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African Americans in Journalism

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Samuel E. Cornish (left) and John Brown Russwurm (right) with mastheads of Freedom's Journal and The Colored American (New York Public Library, Photographs and Prints Division, Schomburg Center for Black Culture; Astor, Lenox, and Tilden Foundations)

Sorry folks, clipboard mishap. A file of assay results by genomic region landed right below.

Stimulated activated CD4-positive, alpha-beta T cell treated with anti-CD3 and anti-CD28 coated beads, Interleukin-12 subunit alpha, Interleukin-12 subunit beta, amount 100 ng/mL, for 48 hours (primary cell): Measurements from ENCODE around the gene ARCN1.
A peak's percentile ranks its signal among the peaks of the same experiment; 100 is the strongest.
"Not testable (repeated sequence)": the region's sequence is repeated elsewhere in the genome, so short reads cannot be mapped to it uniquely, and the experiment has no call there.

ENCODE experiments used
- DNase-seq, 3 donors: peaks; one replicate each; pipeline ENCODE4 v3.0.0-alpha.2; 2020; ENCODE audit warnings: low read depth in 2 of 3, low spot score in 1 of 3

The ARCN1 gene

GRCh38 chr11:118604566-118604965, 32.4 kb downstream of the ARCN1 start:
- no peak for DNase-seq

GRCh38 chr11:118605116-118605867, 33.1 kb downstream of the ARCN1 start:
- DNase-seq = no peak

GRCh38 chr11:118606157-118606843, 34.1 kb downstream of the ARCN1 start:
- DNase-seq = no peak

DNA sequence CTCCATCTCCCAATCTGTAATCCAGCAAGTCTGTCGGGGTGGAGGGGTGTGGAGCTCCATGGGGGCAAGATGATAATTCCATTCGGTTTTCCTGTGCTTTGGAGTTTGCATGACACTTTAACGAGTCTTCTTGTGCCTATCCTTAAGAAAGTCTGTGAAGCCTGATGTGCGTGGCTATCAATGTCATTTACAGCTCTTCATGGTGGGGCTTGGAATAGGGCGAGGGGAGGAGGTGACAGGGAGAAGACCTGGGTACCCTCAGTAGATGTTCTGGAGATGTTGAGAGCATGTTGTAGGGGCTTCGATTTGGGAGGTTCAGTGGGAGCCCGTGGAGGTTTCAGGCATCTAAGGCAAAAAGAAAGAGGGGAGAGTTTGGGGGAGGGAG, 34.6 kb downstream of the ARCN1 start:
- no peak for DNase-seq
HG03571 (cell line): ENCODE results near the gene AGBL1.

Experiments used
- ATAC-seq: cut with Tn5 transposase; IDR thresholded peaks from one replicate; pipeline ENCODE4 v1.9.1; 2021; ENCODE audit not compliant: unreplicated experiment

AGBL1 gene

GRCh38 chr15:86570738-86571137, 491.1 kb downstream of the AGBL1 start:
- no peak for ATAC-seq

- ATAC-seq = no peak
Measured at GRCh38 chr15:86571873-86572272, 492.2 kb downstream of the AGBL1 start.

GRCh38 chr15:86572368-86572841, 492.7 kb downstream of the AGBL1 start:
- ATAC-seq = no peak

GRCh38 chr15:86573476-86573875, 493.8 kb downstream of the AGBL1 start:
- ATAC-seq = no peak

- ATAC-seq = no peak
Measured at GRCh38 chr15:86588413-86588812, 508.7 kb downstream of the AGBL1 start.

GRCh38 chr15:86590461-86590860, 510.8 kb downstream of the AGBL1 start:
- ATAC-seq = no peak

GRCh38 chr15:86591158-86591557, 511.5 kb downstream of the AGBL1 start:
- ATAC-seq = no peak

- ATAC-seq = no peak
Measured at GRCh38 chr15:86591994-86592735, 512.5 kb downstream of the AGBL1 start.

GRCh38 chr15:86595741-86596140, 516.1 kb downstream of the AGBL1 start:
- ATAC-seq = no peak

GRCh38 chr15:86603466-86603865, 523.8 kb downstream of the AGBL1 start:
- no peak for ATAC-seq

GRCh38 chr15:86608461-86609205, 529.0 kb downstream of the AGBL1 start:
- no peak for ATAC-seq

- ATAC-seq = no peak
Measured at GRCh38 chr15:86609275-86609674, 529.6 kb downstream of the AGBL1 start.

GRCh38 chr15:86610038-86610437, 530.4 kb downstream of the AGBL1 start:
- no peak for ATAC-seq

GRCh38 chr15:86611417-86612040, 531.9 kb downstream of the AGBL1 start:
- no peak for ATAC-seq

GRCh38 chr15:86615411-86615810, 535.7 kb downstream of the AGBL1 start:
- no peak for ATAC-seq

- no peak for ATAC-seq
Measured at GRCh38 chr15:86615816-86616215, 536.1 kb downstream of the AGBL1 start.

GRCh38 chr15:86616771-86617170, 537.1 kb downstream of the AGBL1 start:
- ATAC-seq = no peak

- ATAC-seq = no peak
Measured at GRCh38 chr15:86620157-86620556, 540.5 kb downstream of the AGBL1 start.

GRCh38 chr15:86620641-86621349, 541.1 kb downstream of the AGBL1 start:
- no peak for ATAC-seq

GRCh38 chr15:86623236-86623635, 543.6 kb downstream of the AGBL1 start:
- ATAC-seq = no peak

Ever since Issue One of Freedom's Journal, the first black-owned and -operated newspaper in the United States, was published in New York on 16 March 1827, African American journalism has been synonymous with the struggle for civil rights. The paper was founded by Presbyterian minister Samuel Eli Cornish ( 1795–1858) and John Brown Russwurm (1799–1851), a Jamaican-born educator and abolitionist who graduated from Bowdoin College in Maine the previous year, becoming the third black American to hold a college degree. Prior to that, Russwurm began teaching in black schools in Philadelphia, New York, and Boston, an experience which sparked his intellectual and political interests, inclining him towards activism. In particular, this period allowed him to meditate on the success of the Haitian Revolution in 1804, contrasting that nation's independence with the conditions of blacks living in the United States. His intellectual curiosity eventually guided him to Bowdoin, where he proclaimed in his commencement oration in 1826: "it is the irresistible course of events that all men, who have been deprived of their liberty, shall recover this previous portion of their indefeasible inheritance." With this conviction and commitment to liberty, Russwurm and Cornish began publishing Freedom's Journal in 1827, an endeavor committed to serving underrepresented black communities. The paper was short-lived due its founders' ideological differences and strained financial support. Although both men lamented the harsh conditions endured by most African Americans, they came to disagree on the best strategy of making black lives matter in the antebellum U.S. Believing that black people would never win equality in America, Russwurm supported their emigration to Africa. Cornish chose to stay in the U.S. to write and fight for change. Russwurm eventually moved to Monrovia, Liberia in 1829, where he became editor of West Africa's first black newspaper, the Liberia Herald, and served as governor of the Republic of Maryland, an African American colonial settlement in Liberia, until his death in 1851.

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